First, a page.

About the author: Christoph Püttgen is managing director of PUETTGEN Consulting GmbH, a consultancy for change management, personnel and organizational development based in Cologne. Since 2000 he has been facilitating organizational change processes in major corporations, medium-sized companies, and startups. He is an agile coach, professional scrum master and has been working as a digital facilitator with cloud-based tools for conferences and meetings since 2015.
How can online workshops be successful?
Christoph Püttgen gives tips and advice about the limits of virtual workshops,
how to build trust despite the spatial distance,
and which cloud-based tools have proven themselves in practice.
Workshops are pivotal events of major changes in teams or companies. Face to face sharing key information, providing room for questions and concerns, jointly working out solutions in groups, for hours or even over several days: of all types of meetings, workshops place the highest demands on virtual implementation. Many have long considered online workshops impossible. And let’s face it, that’s what we’ve thought, too.
Sustainability and technical development have accelerated the trend towards more online communication. Ultimately, however, it is the corona crisis and its extensive work in home office that creates a new level of acceptance for virtual collaboration. A new digital virtue arises from the analogue need.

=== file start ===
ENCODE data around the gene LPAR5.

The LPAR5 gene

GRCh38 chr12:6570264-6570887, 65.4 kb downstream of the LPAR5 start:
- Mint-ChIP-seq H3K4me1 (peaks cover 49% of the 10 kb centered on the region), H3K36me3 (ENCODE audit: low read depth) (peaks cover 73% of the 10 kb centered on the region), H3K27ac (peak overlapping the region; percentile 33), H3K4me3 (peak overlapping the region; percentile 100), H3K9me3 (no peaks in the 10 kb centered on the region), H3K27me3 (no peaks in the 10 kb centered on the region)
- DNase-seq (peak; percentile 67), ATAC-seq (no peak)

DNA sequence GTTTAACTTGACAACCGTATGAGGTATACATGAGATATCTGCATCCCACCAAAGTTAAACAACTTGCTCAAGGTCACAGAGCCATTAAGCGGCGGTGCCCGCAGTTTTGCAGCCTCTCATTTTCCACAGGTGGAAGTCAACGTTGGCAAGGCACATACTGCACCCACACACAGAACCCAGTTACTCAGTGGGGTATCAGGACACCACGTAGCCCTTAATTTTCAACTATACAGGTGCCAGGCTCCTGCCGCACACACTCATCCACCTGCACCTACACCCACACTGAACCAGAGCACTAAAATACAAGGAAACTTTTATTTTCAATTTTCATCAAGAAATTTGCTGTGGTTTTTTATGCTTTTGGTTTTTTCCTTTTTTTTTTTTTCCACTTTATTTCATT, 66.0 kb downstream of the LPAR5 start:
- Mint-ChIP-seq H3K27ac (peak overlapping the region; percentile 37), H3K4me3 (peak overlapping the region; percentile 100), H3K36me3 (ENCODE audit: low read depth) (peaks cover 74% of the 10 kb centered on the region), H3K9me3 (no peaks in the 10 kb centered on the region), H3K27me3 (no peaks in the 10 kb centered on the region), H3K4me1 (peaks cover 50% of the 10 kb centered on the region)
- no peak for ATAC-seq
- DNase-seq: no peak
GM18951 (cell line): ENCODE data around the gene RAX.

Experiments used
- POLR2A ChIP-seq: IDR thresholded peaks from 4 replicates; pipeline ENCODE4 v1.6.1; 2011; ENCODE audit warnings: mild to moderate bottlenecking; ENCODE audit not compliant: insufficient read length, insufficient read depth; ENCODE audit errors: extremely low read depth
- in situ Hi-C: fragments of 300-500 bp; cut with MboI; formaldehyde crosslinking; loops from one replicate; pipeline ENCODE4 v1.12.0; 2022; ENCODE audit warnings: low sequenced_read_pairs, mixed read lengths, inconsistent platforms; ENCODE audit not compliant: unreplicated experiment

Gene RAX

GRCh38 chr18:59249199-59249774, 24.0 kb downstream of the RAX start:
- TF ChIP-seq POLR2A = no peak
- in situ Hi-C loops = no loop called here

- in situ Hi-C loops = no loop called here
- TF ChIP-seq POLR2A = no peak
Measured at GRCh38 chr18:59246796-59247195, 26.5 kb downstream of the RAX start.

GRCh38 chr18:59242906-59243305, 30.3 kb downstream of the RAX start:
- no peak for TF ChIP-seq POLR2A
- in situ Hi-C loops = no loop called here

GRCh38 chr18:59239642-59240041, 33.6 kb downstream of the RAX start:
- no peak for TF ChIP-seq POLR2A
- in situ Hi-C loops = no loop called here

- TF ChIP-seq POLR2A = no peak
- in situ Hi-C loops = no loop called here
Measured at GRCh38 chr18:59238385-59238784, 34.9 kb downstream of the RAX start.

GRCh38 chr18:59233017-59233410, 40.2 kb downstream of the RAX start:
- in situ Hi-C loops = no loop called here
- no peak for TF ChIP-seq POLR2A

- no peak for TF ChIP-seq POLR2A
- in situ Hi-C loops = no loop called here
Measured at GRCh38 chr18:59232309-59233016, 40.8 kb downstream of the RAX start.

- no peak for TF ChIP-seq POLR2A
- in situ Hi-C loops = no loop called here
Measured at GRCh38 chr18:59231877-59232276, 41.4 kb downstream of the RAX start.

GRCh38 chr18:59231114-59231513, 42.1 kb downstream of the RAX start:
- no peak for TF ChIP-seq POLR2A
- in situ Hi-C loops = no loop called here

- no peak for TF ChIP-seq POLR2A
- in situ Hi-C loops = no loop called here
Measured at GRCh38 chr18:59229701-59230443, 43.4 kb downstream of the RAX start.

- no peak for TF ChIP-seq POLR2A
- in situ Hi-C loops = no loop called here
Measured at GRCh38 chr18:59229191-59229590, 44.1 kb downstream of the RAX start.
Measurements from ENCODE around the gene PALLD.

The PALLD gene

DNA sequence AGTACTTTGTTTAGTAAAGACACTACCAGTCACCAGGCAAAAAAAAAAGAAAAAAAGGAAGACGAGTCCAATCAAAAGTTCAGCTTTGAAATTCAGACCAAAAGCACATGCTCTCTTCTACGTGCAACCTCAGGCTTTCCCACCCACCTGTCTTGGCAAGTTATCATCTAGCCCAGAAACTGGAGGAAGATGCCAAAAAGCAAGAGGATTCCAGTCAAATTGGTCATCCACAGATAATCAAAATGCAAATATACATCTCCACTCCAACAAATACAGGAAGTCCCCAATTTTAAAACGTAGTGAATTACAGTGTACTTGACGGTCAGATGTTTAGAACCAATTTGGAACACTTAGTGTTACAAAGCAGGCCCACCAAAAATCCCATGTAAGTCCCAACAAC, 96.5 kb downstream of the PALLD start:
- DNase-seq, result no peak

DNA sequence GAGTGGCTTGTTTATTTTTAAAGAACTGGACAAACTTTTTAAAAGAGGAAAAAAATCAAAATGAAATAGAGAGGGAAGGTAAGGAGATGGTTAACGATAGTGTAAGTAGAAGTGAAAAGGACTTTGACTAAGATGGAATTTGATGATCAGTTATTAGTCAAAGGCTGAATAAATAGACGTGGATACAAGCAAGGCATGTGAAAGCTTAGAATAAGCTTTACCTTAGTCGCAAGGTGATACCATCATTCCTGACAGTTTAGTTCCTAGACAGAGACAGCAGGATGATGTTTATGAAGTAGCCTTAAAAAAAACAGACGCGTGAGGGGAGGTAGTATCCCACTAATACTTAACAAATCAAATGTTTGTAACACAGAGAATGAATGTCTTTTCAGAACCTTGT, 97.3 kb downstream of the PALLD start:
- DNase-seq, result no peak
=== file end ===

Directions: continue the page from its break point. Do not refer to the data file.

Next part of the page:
In general, there is a clear limit to online collaboration when trust is lacking. A very common mistake is to believe that virtual work is possible once a team has the necessary technical tools.
The decisive factor is people. The ability to trust and rely on each other is and remains central in both analog and virtual collaboration.
In our experience, 80 percent of information loss in online meetings is due to avoidable technical problems: Provide a work environment with good light, stable WiFi and a large screen. A good headset and camera should be standard. Make sure that you master all functions of a video conference, including all components such as camera and sound.
Conflicts and frustrations are easier to hide when you see each other less. For managers of virtual teams as well as moderators of online workshops, the same applies: we have to build trust by being predictable and transparent. We have to communicate empathically, promote open and honest dialogues and regularly share work progress.
Trust is formed through personal encounters, through small talk in coffee breaks or at lunch. We should not underestimate the importance of finding formats and providing time in virtual workshops. The goal is to find common ground and experience a connection despite the spatial distance. For this purpose, we have put together an entire arsenal of online warm-ups and energizers.
Trust also grows with increasing technical familiarity. At the beginning of an online workshop, we invest sufficient time to discuss the functioning and the functions of the technical tools. The less complex the tool landscape, the better.